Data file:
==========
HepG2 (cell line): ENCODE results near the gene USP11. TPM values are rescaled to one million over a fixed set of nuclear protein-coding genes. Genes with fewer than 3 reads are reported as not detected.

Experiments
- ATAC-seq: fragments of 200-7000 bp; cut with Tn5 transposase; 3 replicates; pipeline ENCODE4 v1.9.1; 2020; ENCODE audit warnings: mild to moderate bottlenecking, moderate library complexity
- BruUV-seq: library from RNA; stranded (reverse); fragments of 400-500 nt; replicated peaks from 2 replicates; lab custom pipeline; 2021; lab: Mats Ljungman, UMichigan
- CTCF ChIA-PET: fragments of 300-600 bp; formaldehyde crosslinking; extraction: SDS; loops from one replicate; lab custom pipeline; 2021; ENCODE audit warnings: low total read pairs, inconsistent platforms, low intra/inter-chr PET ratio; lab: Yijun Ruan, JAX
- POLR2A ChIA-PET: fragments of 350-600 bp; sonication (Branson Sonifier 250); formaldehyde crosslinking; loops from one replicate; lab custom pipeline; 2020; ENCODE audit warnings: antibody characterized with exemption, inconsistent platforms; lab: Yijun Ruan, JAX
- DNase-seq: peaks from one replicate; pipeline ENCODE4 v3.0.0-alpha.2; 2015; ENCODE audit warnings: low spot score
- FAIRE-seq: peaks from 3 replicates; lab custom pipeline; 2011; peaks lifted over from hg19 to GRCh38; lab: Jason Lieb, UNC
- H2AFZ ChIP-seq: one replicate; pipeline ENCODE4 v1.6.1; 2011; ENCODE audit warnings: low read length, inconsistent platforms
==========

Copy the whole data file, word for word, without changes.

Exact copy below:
HepG2 (cell line): ENCODE results near the gene USP11. TPM values are rescaled to one million over a fixed set of nuclear protein-coding genes. Genes with fewer than 3 reads are reported as not detected.

Experiments
- ATAC-seq: fragments of 200-7000 bp; cut with Tn5 transposase; 3 replicates; pipeline ENCODE4 v1.9.1; 2020; ENCODE audit warnings: mild to moderate bottlenecking, moderate library complexity
- BruUV-seq: library from RNA; stranded (reverse); fragments of 400-500 nt; replicated peaks from 2 replicates; lab custom pipeline; 2021; lab: Mats Ljungman, UMichigan
- CTCF ChIA-PET: fragments of 300-600 bp; formaldehyde crosslinking; extraction: SDS; loops from one replicate; lab custom pipeline; 2021; ENCODE audit warnings: low total read pairs, inconsistent platforms, low intra/inter-chr PET ratio; lab: Yijun Ruan, JAX
- POLR2A ChIA-PET: fragments of 350-600 bp; sonication (Branson Sonifier 250); formaldehyde crosslinking; loops from one replicate; lab custom pipeline; 2020; ENCODE audit warnings: antibody characterized with exemption, inconsistent platforms; lab: Yijun Ruan, JAX
- DNase-seq: peaks from one replicate; pipeline ENCODE4 v3.0.0-alpha.2; 2015; ENCODE audit warnings: low spot score
- FAIRE-seq: peaks from 3 replicates; lab custom pipeline; 2011; peaks lifted over from hg19 to GRCh38; lab: Jason Lieb, UNC
- H2AFZ ChIP-seq: one replicate; pipeline ENCODE4 v1.6.1; 2011; ENCODE audit warnings: low read length, inconsistent platforms